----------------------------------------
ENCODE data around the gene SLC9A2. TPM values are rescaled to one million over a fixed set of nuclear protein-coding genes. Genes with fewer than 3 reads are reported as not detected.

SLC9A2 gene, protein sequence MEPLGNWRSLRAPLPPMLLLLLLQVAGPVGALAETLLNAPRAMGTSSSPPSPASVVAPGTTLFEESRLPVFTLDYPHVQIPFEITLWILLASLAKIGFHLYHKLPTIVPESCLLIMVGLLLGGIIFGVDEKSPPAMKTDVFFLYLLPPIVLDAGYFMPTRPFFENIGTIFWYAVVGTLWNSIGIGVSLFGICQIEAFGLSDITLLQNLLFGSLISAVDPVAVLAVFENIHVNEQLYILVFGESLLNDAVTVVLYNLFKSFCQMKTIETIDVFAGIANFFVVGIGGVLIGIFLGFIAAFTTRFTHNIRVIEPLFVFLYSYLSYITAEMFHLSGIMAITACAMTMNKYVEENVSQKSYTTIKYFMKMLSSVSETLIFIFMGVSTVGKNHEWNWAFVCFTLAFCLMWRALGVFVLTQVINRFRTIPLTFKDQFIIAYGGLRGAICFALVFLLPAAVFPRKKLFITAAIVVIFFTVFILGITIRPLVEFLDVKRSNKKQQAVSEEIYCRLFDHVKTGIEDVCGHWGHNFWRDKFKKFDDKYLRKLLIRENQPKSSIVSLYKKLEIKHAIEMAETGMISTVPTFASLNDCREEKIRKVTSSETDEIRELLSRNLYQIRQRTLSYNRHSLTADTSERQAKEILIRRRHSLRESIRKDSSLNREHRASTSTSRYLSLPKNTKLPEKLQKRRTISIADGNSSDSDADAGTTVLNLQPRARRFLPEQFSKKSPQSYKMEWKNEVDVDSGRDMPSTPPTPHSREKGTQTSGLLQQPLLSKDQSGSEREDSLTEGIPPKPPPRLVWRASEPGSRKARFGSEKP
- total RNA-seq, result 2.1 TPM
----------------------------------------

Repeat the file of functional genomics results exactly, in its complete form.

ENCODE data around the gene SLC9A2. TPM values are rescaled to one million over a fixed set of nuclear protein-coding genes. Genes with fewer than 3 reads are reported as not detected.

SLC9A2 gene, protein sequence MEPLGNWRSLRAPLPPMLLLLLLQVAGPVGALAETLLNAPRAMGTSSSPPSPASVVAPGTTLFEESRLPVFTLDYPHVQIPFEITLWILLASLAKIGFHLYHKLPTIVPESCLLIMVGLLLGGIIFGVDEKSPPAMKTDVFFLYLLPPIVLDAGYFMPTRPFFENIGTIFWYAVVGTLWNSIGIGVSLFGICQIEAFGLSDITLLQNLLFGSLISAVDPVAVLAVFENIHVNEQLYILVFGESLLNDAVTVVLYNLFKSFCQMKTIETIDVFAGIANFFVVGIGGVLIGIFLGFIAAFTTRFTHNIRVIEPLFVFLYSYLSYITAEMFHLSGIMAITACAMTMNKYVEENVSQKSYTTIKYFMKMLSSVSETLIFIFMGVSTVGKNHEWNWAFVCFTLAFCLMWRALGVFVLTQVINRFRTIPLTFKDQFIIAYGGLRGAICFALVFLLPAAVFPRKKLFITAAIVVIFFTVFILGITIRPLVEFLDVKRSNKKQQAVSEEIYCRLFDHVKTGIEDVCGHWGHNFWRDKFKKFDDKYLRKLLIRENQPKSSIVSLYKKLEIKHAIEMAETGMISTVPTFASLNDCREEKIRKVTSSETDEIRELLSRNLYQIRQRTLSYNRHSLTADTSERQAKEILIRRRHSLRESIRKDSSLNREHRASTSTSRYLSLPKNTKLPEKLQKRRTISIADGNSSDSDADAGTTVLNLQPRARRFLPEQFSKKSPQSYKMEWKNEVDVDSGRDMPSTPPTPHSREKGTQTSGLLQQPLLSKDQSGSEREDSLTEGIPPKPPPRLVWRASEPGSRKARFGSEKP
- total RNA-seq, result 2.1 TPM